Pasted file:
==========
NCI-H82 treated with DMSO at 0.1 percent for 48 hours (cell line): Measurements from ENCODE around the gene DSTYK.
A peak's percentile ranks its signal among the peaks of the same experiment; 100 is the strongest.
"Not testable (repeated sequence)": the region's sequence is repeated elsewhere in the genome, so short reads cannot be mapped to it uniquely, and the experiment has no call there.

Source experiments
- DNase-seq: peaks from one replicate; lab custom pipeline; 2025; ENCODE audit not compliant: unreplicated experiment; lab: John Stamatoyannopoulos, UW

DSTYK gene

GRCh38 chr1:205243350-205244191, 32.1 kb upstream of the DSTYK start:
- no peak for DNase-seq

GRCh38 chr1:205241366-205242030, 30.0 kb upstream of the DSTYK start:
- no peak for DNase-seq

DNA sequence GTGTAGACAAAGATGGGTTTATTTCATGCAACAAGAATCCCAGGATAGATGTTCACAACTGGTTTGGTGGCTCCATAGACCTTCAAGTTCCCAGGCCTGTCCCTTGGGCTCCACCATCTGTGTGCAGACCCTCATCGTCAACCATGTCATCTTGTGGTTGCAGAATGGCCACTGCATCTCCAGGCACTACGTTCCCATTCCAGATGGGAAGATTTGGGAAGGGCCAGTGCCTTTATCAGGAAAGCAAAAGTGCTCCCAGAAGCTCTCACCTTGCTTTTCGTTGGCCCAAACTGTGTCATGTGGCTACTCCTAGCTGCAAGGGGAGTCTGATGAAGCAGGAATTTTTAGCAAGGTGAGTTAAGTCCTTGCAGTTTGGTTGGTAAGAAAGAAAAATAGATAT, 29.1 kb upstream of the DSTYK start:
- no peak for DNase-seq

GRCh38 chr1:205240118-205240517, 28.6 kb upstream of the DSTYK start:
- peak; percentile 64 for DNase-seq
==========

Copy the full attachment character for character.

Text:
NCI-H82 treated with DMSO at 0.1 percent for 48 hours (cell line): Measurements from ENCODE around the gene DSTYK.
A peak's percentile ranks its signal among the peaks of the same experiment; 100 is the strongest.
"Not testable (repeated sequence)": the region's sequence is repeated elsewhere in the genome, so short reads cannot be mapped to it uniquely, and the experiment has no call there.

Source experiments
- DNase-seq: peaks from one replicate; lab custom pipeline; 2025; ENCODE audit not compliant: unreplicated experiment; lab: John Stamatoyannopoulos, UW

DSTYK gene

GRCh38 chr1:205243350-205244191, 32.1 kb upstream of the DSTYK start:
- no peak for DNase-seq

GRCh38 chr1:205241366-205242030, 30.0 kb upstream of the DSTYK start:
- no peak for DNase-seq

DNA sequence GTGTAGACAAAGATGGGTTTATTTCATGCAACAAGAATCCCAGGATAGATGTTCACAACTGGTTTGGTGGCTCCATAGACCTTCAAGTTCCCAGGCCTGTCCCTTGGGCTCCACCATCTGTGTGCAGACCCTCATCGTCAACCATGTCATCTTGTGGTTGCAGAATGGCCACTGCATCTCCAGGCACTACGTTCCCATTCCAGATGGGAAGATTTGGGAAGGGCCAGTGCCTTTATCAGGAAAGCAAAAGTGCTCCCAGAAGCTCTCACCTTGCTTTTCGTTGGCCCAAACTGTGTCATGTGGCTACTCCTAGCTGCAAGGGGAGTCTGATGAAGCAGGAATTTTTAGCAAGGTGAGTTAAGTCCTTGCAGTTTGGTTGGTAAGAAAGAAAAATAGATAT, 29.1 kb upstream of the DSTYK start:
- no peak for DNase-seq

GRCh38 chr1:205240118-205240517, 28.6 kb upstream of the DSTYK start:
- peak; percentile 64 for DNase-seq